Frank Lloyd Wright – American Architect (1867-1959)


Frank Lincoln Wright was an American architect, interior designer, writer, and educator who developed an organic and distinctly American style. He was the most influential American architect of the 20th century and over his career he designed numerous iconic buildings.

Frank Lloyd Wright was born on June 8, 1867, in Richland Center, Wisconsin. After college, he became chief assistant to architect Louis Sullivan. Wright then founded his own firm and developed a style known as the Prairie School, which strove for an “Organic Architecture” in designs for homes and commercial buildings.

Sullivan, who rejected ornate European styles in favor of a cleaner aesthetic summed up by his maxim “form follows function,” had a profound influence on Wright, who would eventually carry to completion Sullivan‘s dream of defining a uniquely American style of architecture.


Wright is widely considered the greatest American architect of all time. He perfected a distinctly American style of architecture that emphasized simplicity and natural beauty in contrast to the elaborate and ornate architecture that had prevailed in Europe. With seemingly superhuman energy and persistence, Wright designed more than 1.100 buildings during his lifetime, nearly one third of which he designed during his last decade.

Info Source: www.biography.com

Guggenheim Museum, 1959, F. L. Wright
Guggenheim Museum, 1959, F. L. Wright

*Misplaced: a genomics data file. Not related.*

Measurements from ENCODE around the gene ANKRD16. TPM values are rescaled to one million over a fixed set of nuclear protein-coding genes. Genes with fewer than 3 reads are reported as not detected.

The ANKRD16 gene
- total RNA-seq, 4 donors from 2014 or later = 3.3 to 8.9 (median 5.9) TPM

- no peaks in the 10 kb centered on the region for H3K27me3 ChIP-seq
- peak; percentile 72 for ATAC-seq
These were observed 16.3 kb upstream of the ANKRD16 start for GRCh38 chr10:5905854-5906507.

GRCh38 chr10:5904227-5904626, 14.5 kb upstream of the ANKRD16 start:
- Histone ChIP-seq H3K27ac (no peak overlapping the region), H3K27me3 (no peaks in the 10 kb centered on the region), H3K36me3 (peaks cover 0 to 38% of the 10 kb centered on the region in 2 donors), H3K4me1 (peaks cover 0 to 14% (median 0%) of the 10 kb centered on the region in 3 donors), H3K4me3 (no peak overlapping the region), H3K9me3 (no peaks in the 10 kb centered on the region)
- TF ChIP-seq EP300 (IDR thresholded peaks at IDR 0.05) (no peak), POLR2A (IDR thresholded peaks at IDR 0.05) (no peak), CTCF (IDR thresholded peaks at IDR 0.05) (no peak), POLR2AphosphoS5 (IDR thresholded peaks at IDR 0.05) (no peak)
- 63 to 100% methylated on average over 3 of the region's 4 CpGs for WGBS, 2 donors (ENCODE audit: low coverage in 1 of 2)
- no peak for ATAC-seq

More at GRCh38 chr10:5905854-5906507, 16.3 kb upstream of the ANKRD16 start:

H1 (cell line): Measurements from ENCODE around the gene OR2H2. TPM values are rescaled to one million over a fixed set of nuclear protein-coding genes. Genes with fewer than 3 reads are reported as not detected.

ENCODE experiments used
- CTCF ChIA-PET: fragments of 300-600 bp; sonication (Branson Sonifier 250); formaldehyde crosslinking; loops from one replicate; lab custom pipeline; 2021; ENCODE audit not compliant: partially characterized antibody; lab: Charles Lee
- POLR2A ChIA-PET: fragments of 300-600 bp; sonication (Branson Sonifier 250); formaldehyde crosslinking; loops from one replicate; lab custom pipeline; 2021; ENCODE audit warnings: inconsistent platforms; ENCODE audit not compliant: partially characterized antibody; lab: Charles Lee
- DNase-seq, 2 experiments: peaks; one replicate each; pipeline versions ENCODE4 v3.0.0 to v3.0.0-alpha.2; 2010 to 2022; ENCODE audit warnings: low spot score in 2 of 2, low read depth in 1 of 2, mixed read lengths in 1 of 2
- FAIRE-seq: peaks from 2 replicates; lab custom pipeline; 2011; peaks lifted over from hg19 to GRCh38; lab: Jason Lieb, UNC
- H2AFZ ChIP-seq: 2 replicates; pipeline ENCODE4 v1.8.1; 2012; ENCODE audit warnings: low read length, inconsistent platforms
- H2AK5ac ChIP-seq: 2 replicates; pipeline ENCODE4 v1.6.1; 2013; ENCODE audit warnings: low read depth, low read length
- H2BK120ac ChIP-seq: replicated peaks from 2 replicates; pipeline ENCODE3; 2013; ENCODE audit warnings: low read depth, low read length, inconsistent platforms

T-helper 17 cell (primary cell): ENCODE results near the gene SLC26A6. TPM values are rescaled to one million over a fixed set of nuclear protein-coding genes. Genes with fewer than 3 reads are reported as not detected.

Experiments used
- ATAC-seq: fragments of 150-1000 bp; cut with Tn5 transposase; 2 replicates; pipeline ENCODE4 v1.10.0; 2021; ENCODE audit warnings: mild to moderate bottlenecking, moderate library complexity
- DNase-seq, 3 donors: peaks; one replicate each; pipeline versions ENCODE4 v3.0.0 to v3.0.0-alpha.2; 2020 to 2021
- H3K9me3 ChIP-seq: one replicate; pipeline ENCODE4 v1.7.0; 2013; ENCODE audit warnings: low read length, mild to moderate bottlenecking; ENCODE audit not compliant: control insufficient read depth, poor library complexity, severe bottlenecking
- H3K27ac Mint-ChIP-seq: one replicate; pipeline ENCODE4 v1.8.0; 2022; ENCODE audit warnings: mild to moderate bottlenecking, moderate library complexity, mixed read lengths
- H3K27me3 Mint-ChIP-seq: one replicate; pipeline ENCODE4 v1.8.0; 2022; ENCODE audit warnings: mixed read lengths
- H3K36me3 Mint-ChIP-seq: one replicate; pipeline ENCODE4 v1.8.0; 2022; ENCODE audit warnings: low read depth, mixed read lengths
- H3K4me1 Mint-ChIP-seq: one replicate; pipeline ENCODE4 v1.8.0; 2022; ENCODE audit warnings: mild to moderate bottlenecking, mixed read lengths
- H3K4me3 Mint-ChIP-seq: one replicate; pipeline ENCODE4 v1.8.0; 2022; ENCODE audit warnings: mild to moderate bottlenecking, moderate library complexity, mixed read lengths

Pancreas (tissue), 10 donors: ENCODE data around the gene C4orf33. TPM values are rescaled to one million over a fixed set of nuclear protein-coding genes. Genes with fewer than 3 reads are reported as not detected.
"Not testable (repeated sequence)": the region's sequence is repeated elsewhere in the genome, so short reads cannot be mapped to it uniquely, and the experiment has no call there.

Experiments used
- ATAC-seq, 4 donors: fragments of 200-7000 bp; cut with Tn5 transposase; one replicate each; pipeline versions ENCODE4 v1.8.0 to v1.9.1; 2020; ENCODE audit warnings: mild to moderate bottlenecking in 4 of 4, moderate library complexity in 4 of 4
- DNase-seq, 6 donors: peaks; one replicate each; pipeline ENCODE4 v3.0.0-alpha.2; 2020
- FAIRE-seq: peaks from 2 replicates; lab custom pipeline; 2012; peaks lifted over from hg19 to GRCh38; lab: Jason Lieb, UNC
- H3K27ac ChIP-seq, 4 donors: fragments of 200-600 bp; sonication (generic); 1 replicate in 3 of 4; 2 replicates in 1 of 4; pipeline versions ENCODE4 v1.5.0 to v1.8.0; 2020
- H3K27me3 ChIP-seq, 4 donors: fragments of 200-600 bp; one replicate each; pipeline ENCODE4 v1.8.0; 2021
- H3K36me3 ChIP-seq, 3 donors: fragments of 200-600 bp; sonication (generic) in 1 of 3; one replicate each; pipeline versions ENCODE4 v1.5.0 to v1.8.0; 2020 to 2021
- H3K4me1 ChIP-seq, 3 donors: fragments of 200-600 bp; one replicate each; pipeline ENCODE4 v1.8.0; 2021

Source image: www.boomsbeat.com

What is the major works of Frank Lloyd Wright?

Wright was a great originator and a highly productive architect. Throughout his career he retained the use of ornamental detail, earthy colours, and rich textural effects. His sensitive use of materials helped to control and perfect his dynamic expression of space, which opened a new era in American architecture.

Wright designed buildings that integrated into the natural environments that surrounded them. Perhaps the most famous example of Wright’s daring design was Fallingwater, which Wright designed to literally hover over a waterfall.

Casa sulla cascata (Fallingwater), 1935, F. L. Wright
Kaufmann House (Fallingwater), 1935, F. L. Wright

Source image: skparrott.wordpress.com

He became famous as the creator and expounder of “Organic Architecture,” his phrase indicating buildings that harmonize both with their inhabitants and with their environment. The boldness and fertility of his invention and his command of space are probably his greatest achievements.

The main works:

  • Winslow House, sobborgo di Chicago (1893);
  • Unity Temple, Chicago, Stati Uniti, (1906-1907);
  • Robie House, Chicago, Stati Uniti, (1908);
  • Midway Gardens, Chicago (1913-1914);
  • Imperial Hotel, Tokyo, Giappone, (1916-1922);
  • Ennis House, Los Angeles, Stati Uniti, (1920-1924);
  • Kaufmann House – Fallingwater, Pittsburg (1932-1936);
  • Johnson Wax Headquarters, Racine (1936-1939);
  • Guggenheim Museum (1949-1959).

Info source: history1900s.about.comwww.britannica.com

For more references, please also visit: www.jbdesign.it/idesignpro

 

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